Chinu Achebe’s Things Fall Apart is a novel that contrasts sharply to Joseph Conrad’s Heart of Darkness. In Conrad’s Heart Of Darkness he presents Africa in a very bad light and as an uncivilized country. In contrast, Achebe’s Things Fall Apart is a story about civilized Africa and their traditions. In Conrad’s Heart Of Darkness he justifies the slave trade and slavery. Achebe, on the other hand, represents African culture and customs and his people’s history by reclaiming the “images” of Africa that Conrad constructs in Heart Of Darkness. Conrad views Africa as a population that lacks knowledge about culture and religion. Achebe takes responsibility for speaking about his people and their culture. Things Fall Apart and Heart Of Darkness both examine the importance of cultural influence and treat other cultures and their people in different ways.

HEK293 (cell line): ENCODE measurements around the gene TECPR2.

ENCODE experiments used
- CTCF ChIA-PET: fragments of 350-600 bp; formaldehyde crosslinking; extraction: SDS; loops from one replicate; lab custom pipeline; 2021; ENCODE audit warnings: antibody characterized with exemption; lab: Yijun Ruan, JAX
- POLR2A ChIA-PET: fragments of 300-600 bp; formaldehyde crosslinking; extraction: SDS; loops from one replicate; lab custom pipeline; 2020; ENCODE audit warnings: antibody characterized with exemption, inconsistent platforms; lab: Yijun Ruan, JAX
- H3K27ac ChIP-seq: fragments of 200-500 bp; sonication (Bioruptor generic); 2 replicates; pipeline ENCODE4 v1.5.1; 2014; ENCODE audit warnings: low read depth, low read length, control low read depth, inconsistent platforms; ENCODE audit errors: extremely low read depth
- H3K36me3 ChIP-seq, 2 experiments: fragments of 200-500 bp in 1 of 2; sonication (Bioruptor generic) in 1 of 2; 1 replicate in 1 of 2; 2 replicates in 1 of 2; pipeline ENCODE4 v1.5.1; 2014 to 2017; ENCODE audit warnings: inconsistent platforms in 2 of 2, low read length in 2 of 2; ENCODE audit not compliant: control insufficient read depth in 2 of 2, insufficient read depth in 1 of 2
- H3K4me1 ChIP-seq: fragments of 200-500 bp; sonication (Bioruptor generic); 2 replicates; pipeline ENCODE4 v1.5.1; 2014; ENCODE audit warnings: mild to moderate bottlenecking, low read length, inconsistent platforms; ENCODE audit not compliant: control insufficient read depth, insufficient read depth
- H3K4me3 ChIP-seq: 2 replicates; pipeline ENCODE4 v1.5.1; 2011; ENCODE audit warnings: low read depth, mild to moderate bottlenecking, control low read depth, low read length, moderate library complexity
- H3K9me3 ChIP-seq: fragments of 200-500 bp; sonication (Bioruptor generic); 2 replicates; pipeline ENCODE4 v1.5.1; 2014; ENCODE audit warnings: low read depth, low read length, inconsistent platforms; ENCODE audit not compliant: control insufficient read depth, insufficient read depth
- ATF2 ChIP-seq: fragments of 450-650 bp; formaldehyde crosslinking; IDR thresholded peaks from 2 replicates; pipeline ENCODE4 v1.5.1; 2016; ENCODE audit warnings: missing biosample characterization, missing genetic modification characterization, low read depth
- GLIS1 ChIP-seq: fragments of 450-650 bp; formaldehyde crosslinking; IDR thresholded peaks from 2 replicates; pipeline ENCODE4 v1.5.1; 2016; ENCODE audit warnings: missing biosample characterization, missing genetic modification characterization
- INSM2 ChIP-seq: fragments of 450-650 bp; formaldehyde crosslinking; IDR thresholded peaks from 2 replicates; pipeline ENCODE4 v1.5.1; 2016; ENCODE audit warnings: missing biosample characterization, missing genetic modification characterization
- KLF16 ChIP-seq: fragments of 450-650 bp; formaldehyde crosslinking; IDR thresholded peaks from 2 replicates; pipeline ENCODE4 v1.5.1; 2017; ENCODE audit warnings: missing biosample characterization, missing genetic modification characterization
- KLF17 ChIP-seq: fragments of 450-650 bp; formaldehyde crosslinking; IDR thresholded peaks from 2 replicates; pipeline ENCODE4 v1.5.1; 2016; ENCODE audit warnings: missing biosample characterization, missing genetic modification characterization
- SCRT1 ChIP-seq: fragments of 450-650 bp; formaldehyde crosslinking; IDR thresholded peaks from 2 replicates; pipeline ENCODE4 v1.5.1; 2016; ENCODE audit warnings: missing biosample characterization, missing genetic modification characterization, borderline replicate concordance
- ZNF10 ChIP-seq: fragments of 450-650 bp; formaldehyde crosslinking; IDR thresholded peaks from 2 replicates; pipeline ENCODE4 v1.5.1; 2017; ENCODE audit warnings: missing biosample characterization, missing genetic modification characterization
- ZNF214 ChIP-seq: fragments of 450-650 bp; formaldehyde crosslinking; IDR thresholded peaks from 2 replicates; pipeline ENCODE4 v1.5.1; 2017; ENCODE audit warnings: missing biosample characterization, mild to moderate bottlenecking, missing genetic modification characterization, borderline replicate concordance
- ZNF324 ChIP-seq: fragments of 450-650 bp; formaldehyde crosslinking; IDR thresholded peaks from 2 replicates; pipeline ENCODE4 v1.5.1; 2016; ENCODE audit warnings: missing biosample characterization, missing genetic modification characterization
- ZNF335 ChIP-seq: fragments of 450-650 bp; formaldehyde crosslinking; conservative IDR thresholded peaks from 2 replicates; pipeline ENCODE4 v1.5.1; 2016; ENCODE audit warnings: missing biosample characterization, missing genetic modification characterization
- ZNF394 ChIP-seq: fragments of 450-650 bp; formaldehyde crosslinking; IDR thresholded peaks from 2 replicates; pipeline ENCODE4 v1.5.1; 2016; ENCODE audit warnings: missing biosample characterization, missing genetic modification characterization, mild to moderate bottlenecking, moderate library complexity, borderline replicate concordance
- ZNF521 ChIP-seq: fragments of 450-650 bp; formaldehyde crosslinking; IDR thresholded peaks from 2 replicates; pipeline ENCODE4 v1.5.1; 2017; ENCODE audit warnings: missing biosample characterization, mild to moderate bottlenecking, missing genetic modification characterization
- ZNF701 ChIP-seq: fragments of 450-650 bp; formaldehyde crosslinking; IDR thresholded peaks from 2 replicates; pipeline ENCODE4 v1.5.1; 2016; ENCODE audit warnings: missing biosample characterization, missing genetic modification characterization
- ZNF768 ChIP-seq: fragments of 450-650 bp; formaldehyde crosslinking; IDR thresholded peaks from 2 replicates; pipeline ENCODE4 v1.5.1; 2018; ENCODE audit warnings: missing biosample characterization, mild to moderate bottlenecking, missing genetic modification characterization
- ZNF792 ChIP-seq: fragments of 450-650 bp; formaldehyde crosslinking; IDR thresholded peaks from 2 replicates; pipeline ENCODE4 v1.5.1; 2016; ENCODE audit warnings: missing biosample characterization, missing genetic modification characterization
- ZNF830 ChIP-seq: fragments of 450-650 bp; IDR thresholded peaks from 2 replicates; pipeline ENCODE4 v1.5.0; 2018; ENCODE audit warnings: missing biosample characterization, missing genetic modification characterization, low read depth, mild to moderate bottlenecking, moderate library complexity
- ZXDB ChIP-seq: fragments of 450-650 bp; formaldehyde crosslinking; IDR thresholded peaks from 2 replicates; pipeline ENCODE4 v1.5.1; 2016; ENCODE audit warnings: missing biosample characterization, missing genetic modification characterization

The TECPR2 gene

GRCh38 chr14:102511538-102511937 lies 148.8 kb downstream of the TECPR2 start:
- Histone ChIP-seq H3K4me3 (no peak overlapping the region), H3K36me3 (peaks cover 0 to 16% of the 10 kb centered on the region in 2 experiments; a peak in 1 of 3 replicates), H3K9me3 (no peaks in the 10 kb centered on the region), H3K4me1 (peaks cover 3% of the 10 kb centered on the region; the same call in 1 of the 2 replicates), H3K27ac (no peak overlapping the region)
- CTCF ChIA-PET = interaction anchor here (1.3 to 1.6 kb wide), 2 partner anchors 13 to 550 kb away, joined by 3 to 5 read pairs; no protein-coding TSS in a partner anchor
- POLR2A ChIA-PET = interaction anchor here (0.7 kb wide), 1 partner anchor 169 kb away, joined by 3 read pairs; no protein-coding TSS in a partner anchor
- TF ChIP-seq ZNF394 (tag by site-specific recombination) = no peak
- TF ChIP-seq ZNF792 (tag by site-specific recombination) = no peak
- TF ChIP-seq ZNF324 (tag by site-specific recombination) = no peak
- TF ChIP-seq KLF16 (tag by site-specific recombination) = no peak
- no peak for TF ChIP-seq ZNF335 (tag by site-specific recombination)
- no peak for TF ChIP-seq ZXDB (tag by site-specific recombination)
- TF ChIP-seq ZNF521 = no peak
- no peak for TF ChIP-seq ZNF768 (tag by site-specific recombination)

Culture is viewed as a part of people’s life. Culture can be defined as shared human patterns or ways of living. In many cultures some things are considered good and in some cultures they might be viewed as bad or evil. In Things Fall Apart Ibo culture considers the arrival of twins as a curse so the Ibo abandon them in the evil forest and leave them to die. They also believe in many gods. Ibo people have various gods who they worship. When missionaries arrive in Umofia, they discover that their religious beliefs are different than one another. Mr. Brown goes to Akunne’s house to preach to him and they both sit and talk about their different beliefs. This shows that we can learn a lot from our fellow humans even if our beliefs are not the same. “ Neither of them succeeded in converting the other but they learned more about their different beliefs” Achebe (P179). In Conrad’s Heart Of Darkness, Marlow doesn’t understand the strange night ceremony he follows Kurtz to, and other traditions the natives have. He thinks of the natives as evil and wants to save Kurtz from them instead of getting to know them as Kurtz...
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